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How to Fix Common Money Mistakes Part 2

By August 12, 2014 No Comments

Alright! It’s finally here! I bet you’ve been staring at your phone all week waiting for this next blog to post. Okay, we know you weren’t, but we like to pretend. Here are five additional money management mistakes and tips on how to fix them.

1)     Not protecting yourself for a rainy day. We tend to underinsure ourselves, especially those that are optimists. You can be injured and not able to work at the drop of a hat. Who’ll pay your bills?

The Fix:  Make sure you take out proper insurance like disability, life, and health, so you and your family can survive if something happens. You won’t end up losing everything you’ve worked so hard for, and the peace of mind you’ll have is worth the cost.

2)     Not having your savings automated. Think of it like this: if someone gives you $100 cash and you keep it in your purse or wallet, it’s so easy to spend. On the flip side, if someone gives you $50 cash and puts $50 into your savings account, chances are that $50 in your savings will last a little bit longer.

The Fix:  Set up automatic transfers to your important accounts such as a loan, a retirement account, your mortgage and emergency savings. You’ll know that your bills are paid and that you’re set for a rainy day. What’s left will be for day-to-day discretionary spending.

3)     Overloading on debt. Not all debt is bad. Loans may allow you to go to college, purchase your home, or get a car. The trouble comes when you keep adding to your debt.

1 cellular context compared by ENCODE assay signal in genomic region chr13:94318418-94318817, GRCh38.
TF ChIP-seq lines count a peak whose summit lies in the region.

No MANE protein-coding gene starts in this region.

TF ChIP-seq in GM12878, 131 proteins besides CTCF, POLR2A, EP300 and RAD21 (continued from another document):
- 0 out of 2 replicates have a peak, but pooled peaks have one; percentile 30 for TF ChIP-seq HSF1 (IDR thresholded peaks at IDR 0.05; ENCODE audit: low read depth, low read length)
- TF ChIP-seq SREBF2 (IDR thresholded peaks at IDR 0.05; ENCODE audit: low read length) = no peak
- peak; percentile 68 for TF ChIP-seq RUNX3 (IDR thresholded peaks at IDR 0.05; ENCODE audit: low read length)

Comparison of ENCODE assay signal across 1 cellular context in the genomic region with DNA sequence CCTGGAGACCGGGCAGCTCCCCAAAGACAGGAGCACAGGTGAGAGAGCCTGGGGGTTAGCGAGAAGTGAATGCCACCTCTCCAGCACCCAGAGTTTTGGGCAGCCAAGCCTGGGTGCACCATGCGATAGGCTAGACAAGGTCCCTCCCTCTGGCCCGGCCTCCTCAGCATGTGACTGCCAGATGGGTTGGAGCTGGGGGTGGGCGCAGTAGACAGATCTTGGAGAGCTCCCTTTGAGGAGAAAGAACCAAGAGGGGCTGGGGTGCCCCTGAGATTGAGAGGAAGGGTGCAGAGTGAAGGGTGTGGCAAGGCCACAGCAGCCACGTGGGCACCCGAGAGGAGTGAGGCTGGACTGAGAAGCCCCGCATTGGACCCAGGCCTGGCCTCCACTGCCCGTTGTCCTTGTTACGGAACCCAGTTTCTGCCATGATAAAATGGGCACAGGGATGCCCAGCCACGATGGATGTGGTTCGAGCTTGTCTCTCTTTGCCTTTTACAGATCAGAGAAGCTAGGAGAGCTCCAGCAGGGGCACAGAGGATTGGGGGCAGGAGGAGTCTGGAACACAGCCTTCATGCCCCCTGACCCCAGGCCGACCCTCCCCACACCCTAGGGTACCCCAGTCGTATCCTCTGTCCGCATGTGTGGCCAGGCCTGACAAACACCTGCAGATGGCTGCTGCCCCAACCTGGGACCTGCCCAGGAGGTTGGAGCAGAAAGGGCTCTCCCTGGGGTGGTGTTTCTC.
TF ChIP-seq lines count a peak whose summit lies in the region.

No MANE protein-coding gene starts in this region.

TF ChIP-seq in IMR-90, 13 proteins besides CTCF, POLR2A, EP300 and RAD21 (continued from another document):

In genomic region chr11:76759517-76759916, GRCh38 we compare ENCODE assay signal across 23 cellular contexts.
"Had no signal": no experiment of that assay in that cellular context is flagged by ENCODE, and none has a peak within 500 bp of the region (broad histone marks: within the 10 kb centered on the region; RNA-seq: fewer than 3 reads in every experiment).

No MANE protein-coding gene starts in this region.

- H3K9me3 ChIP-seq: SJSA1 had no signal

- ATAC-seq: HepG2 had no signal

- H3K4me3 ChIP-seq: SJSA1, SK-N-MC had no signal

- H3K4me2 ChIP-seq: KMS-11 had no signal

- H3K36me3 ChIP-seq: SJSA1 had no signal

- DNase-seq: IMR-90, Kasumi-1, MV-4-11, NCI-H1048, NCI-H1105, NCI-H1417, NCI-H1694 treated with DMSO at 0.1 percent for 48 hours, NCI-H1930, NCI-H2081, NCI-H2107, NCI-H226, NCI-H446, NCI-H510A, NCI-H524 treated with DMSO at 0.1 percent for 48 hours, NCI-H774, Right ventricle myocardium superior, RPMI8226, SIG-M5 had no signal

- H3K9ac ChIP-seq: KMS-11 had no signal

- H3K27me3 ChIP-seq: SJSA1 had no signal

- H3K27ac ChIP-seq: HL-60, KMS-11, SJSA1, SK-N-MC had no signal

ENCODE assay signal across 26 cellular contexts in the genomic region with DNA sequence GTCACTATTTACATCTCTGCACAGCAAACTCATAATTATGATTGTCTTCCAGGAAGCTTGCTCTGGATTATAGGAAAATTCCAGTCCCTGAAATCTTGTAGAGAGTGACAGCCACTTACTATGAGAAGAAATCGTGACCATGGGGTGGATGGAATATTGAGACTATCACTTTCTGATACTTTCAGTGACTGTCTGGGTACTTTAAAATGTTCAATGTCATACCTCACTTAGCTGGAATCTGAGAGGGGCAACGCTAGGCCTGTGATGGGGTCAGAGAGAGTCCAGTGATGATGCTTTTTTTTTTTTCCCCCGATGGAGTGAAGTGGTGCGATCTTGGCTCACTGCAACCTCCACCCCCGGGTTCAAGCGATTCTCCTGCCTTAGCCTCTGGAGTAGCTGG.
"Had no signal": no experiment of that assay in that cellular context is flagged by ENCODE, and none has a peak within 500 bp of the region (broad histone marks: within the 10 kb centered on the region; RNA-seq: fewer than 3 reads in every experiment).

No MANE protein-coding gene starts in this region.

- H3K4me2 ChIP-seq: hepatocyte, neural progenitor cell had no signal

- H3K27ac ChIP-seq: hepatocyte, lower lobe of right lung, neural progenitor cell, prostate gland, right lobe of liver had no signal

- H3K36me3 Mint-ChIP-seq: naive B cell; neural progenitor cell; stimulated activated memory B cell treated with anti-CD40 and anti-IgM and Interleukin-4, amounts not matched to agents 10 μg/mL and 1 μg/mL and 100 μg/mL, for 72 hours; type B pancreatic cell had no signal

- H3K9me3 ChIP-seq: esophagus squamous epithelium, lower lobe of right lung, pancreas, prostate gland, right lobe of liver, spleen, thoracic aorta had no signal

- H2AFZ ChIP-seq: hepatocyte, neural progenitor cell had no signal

The Fix:  Only take on debt that is absolutely necessary and that you can handle. Try to pay off what you have before adding a new one. Make sure you pay bills on time and keep low or no balances on your credit cards in order to maintain a solid credit score. Then, you’ll qualify for a decent rate when you do take out a loan.

4)     Not knowing or managing your credit history. Your credit score determines what interest rate you’ll pay on loans and your credit score is determined by your credit history. If you don’t know what affects your credit score, you could be in for an unpleasant surprise when you apply for a loan. You may end up with a really high rate or not qualify for a loan at all!

The Fix:   Go to annualcreditreport.com to see what’s on your credit report. This site allows you to get one report from each of the major credit bureaus, TransUnionExperian, and Equifax, per year. It can be helpful to stagger pulling your reports throughout the year to have a better handle on changes as they occur and to catch problems before they’ve caused too much trouble. The report won’t show your credit score, but it will show you the credit history that contributes to your score. If you have collections, judgments, late pays or other bad items in your history, or if you apply for multiple credit cards, your credit score will be lower. (You can purchase your credit score through the credit bureau itself.) Talk to your lender about what changes you can make that will improve your score.

5)     Not continually educating yourself about money management. Finances are always changing. Each month, there may be an update to credit card fees or a new way to save money. Ignoring your finances can cost you big time.
The Fix:  There are plenty of tools at your disposal. For instance, Next Gen from CitizensFirst can help you learn tips and tricks to save and manage your money. As a bonus, Next Gen can lead you in helping out in your community. Money Talks News is another great resource to keep you up to speed on what’s going on in the finance industry. This site shows you ways to destroy your debt along with helping to accomplish your goals.